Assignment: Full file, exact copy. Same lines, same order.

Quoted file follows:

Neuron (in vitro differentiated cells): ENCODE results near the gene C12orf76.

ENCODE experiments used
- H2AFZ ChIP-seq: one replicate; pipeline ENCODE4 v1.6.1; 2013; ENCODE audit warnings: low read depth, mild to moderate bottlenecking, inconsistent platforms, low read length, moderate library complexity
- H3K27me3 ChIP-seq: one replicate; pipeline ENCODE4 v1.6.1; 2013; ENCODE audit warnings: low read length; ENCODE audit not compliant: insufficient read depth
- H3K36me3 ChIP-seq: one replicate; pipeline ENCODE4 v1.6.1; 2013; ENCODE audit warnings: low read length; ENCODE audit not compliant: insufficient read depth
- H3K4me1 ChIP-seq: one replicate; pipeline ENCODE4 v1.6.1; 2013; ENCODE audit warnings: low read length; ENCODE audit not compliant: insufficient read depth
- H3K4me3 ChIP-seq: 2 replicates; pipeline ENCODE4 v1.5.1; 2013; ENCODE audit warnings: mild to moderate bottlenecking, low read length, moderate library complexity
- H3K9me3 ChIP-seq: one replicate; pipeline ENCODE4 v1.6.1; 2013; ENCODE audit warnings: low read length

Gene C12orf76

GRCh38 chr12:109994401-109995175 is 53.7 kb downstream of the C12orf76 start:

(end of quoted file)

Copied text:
Neuron (in vitro differentiated cells): ENCODE results near the gene C12orf76.

ENCODE experiments used
- H2AFZ ChIP-seq: one replicate; pipeline ENCODE4 v1.6.1; 2013; ENCODE audit warnings: low read depth, mild to moderate bottlenecking, inconsistent platforms, low read length, moderate library complexity
- H3K27me3 ChIP-seq: one replicate; pipeline ENCODE4 v1.6.1; 2013; ENCODE audit warnings: low read length; ENCODE audit not compliant: insufficient read depth
- H3K36me3 ChIP-seq: one replicate; pipeline ENCODE4 v1.6.1; 2013; ENCODE audit warnings: low read length; ENCODE audit not compliant: insufficient read depth
- H3K4me1 ChIP-seq: one replicate; pipeline ENCODE4 v1.6.1; 2013; ENCODE audit warnings: low read length; ENCODE audit not compliant: insufficient read depth
- H3K4me3 ChIP-seq: 2 replicates; pipeline ENCODE4 v1.5.1; 2013; ENCODE audit warnings: mild to moderate bottlenecking, low read length, moderate library complexity
- H3K9me3 ChIP-seq: one replicate; pipeline ENCODE4 v1.6.1; 2013; ENCODE audit warnings: low read length

Gene C12orf76

GRCh38 chr12:109994401-109995175 is 53.7 kb downstream of the C12orf76 start: